Beginning, middle, end︎︎︎
Once a group has a chance to do smaller studies around elements of time and space, it’s good to start to think about a sense of form, to create studies that have an overall structure. This can be thought of as an architecture or sequence that the content lives in. 

One interesting way of thinking about form is what makes a beginning, a middle or an ending. One project is having participants create one of the three in isolation (make a small work that feels like only an ending...). This is a good way of talking about what qualities we expect in these three parts of a work and how we might re-think them.  

**The witer John Irving. always knows his endings before he starts to write (not how it begins).  This has become part of his practice- to forsee where he is going helps him know how to start.

Assigning material using forms from music, nature or other structures is a good way to start.

Elements of nature can also be a good starting place: seasons, cycles of plants, human life cycles from a single day and night to birth, life, death, a volcano, planet rotation, etc.

Musical forms: AB, ABA, Rondo, Fugue, Suite, Sonata, Chance...  Using musical structures as a basis for a composition is always a simple way to create a new work and make a connection between form and content. For ABA for example, you can start with a simple motif (musical, movement or image), then develop a second part for B, then repeat the original motif. The last part can shift slightly, based on the B part, but the repetition creates a sense of wholeness or beginning, middle and end.

︎︎︎from Rob Kitsos
Welcome to mapping collaboration, a toolbox for workshopping and creating across disciplines...

In spite of a long history of interdisciplinary creation, from our earliest recorded arts to our present moment, artistic pedagogy has created divisions between disciplines. This has left artists in a "post-Babel" condition where we don't share the same language and definitions. It’s also encouraged artists to develop practices for devising, creating and composing work that are distinct to their disciplines.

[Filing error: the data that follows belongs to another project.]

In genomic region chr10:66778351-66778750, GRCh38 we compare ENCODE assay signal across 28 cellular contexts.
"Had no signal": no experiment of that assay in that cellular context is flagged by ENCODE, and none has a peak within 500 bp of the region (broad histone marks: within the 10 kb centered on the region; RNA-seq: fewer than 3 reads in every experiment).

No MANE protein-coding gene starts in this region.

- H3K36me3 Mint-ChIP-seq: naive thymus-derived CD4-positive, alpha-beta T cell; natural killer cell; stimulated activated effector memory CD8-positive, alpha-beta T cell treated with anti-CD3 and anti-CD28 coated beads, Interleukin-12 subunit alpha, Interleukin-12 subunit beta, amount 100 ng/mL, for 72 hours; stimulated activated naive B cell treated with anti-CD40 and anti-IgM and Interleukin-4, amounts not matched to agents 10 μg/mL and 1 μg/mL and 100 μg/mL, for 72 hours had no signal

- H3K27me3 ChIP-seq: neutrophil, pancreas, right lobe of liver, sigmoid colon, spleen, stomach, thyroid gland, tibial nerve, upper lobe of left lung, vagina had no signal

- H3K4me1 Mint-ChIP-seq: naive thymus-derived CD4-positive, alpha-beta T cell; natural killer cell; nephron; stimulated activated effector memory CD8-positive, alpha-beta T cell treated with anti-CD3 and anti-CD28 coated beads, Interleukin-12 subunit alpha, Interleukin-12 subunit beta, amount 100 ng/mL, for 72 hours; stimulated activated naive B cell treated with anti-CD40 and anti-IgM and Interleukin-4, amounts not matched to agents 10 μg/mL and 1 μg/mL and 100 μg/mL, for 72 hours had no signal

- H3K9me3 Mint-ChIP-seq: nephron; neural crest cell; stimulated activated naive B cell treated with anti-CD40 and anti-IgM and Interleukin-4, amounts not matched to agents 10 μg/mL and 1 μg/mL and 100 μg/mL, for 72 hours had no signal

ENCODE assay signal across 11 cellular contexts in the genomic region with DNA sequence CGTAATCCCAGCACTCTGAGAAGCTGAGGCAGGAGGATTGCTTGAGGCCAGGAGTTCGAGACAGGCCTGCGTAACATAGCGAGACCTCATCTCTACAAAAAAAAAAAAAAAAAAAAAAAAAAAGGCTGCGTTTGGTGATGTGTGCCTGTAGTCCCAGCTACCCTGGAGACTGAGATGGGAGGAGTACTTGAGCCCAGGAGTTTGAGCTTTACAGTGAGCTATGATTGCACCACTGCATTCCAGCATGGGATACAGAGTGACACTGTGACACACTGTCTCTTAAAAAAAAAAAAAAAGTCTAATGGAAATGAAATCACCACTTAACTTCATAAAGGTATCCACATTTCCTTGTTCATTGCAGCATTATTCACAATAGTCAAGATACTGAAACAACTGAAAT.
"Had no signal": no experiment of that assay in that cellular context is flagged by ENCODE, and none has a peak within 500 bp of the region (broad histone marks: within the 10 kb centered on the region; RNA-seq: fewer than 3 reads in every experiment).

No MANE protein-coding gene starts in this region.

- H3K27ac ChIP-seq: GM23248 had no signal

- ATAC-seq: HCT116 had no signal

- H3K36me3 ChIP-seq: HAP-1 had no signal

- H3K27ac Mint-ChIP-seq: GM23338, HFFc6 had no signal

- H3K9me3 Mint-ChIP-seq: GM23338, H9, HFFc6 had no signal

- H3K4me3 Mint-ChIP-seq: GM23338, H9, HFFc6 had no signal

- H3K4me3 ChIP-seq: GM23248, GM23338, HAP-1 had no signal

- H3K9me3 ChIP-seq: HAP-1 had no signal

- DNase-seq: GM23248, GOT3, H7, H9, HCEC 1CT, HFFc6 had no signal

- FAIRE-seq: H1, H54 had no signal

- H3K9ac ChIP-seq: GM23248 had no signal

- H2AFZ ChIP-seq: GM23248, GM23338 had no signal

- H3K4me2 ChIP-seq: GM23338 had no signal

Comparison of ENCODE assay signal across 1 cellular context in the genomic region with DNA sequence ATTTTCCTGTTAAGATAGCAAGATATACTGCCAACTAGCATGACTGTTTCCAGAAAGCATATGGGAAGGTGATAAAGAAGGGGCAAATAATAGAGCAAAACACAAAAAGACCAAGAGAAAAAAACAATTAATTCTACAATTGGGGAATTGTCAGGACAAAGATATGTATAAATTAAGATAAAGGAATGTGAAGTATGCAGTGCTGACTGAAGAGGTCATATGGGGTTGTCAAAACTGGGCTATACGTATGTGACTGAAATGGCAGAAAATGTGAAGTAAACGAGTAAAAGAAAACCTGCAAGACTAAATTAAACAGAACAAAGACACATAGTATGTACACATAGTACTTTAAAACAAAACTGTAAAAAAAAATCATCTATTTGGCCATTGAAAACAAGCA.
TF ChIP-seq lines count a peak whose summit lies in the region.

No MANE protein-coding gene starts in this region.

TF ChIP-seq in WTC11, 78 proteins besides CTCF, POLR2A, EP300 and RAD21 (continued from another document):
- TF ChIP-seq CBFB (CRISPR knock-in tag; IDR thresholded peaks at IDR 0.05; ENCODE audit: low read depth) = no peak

The inspiration for this project came from faculty and students at Simon Fraser University’s School for the Contemporary Arts where BFA, MFA and PhD programs in Dance, Theatre Production and Design, Visual Art, Film, and Music and Sound all work together in studio settings and playfully experiment with processes of art-making.

We wanted to create a database of projects, assignments and theory that we collect inside the studio and from research happening in other places. We are curious about how we collaborate and how structures reoccur, translate and deviate from one discipline to another.

Composition is central to these processes and offers a base for our approaches and experiments. We are excited about what our students are doing and inspired by the new languages in contemporary art and performance we continue to see develop.

︎︎︎select a category above to build assignments, learn more about how artists process ideas across disciplines and to create a collaborative process of your own

︎︎︎these tools are collected and used in workshops and classes; some are resources from artists; some are quotes about art-making and how bodies think and listen; others are ideas to expand and disrupt your own training and processes.  

︎︎︎Each idea is intentially short- and not meant to be executed as written, but to be adapted to your own practice and specific project/context. Some may be taken in parts or combined with others to spark new ways of training and making together.

︎︎︎submit your own ideas and tools so we can keep building this site!